The "house of Mad Science" is finally pretty much rid of the flu bug! Now, hopefully, I'll blog a bit more frequently. However, there are some big things coming up with Mrs. Mad Scientist going to Seattle to welcome a new niece to our family. We are also finally cranking up data collection in the PRIME Lab with some exciting studies that I am sure I'll mention here once results start rolling in.
In this blog entry I want to share with you that there is actually good science to back up what any good parent knows. Too much TV is a really bad thing. Even more important, this science backs up what the apostle Paul admonished followers of Christ to do in Phillipians 4:8 when he said "whatever is true, whatever is noble, whatever is right, whatever is pure, whatever is lovely, whatever is admirable -- if anything is excellent or praiseworthy -- think about such things."
One of the most common media effects theory is termed "Cultivation Theory." The main premise is that individuals who watch a lot of television will overtime begin to believe that the "real world" is similar to what is presented on TV. The primary evidence of this effect has been found for peoples' crime estimates. Also, known as the "mean and scary world hypothesis," this effect takes the form of heavy viewers of television perceiving the world to be more violent than it actually is. However, in theory, this cultivation effect can carry over to other beliefs and judgements. Heavy media exposure for instance can fundamentally shape young males' social reality judgements concerning how to behave toward and communicate with women by "cultivating" particular beliefs about how "successful" men and women behave. Numerous studies have also demonstrated that media use can for instance "cultivate" in young women a belief of what the "ideal" female body looks like and how to present that body to the world. One particular sad point in this line of research is that there appears to be a link between pressure to attain the "ideal" body presented through the media and eating disorders.
The most recent research suggests that the reason the cultivation effect occurs is that the human brain doesn't always distinctly attach the source of information with information stored in long term memory so over time we forget that, for instance, the way we think male and female relationships exist is based on distorted and all too often immoral information stored in our memory from the media we consume. This is grounded in the very structure of human memory. Extremely brilliant cognitive psychologists have proposed that human memory consists of interconnected nodes of information and that connections between the nodes are created, strengthened and weakened as we perceive and store into memory, information, including any media content, in our environment. Therefore, if an individual is constantly exposing his or herself to the world as presented on TV, or any other form of media, connections between long-term memory nodes representing that information will be the strongest making the media world view the most accessible in memory.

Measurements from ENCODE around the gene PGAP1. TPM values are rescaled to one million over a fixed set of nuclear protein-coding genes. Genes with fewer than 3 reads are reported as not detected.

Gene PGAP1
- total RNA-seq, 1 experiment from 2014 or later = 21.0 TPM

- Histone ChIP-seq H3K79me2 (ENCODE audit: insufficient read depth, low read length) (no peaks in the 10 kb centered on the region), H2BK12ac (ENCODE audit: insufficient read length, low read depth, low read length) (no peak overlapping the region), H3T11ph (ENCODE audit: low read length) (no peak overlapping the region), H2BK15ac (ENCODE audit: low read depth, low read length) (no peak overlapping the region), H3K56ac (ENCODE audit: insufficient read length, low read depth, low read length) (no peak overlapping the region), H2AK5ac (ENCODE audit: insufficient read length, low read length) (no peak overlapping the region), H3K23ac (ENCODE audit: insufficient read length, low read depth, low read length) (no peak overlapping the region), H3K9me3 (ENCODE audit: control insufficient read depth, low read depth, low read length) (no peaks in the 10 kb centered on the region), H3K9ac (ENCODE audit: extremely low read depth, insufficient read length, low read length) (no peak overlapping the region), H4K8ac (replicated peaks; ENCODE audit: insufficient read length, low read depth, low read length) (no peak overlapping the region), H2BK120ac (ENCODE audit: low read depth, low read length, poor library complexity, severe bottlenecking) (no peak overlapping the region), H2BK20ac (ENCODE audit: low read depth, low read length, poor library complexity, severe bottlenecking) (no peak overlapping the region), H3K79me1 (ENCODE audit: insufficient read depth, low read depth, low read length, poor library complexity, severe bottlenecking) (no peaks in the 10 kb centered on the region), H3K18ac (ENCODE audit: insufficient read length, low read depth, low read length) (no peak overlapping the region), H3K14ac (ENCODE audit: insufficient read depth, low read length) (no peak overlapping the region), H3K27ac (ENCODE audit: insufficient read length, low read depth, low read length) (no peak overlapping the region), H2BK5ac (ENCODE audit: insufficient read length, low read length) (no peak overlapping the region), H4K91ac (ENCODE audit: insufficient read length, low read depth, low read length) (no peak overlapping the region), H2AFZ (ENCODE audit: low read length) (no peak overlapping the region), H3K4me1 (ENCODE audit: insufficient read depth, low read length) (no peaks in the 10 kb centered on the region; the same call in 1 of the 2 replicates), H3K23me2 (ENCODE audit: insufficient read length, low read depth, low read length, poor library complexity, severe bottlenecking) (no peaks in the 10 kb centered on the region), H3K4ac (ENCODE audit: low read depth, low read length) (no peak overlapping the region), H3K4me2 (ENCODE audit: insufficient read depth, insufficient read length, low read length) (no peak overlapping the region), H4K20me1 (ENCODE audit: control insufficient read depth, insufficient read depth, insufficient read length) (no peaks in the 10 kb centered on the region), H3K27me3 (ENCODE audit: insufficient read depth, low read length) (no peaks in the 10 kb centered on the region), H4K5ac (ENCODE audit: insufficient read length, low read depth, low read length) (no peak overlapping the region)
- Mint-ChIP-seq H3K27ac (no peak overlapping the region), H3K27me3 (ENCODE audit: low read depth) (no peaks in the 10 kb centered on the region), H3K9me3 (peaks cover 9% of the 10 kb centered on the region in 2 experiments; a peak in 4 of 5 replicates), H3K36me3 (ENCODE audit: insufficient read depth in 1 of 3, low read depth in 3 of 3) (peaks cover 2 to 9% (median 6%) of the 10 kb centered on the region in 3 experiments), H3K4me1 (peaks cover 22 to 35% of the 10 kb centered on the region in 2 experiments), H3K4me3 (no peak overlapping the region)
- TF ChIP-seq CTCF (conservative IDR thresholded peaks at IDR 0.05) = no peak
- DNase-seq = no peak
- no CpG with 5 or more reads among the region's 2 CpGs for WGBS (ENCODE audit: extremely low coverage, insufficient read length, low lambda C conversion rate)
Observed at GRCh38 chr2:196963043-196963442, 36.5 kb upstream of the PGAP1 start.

Thus, according to good science, the media content we expose ourselves to and therefore let our thoughts dwell on will fundamentally shape the information we have accessible in memory and in turn have some effect on how we perceive and interact with God's world. This is the science behind too much TV being a bad thing and Phillipians 4:8, because if we follow this verse and as much as possible try to appropriately manage our media use, then whatever is true, whatever is noble, whatever is right, whatever is pure, whatever is lovely, whatever is admirable -- things that are excellent or praiseworthy will be what is most accessbile in our mind.
May God bless you with a praiseworthy mind.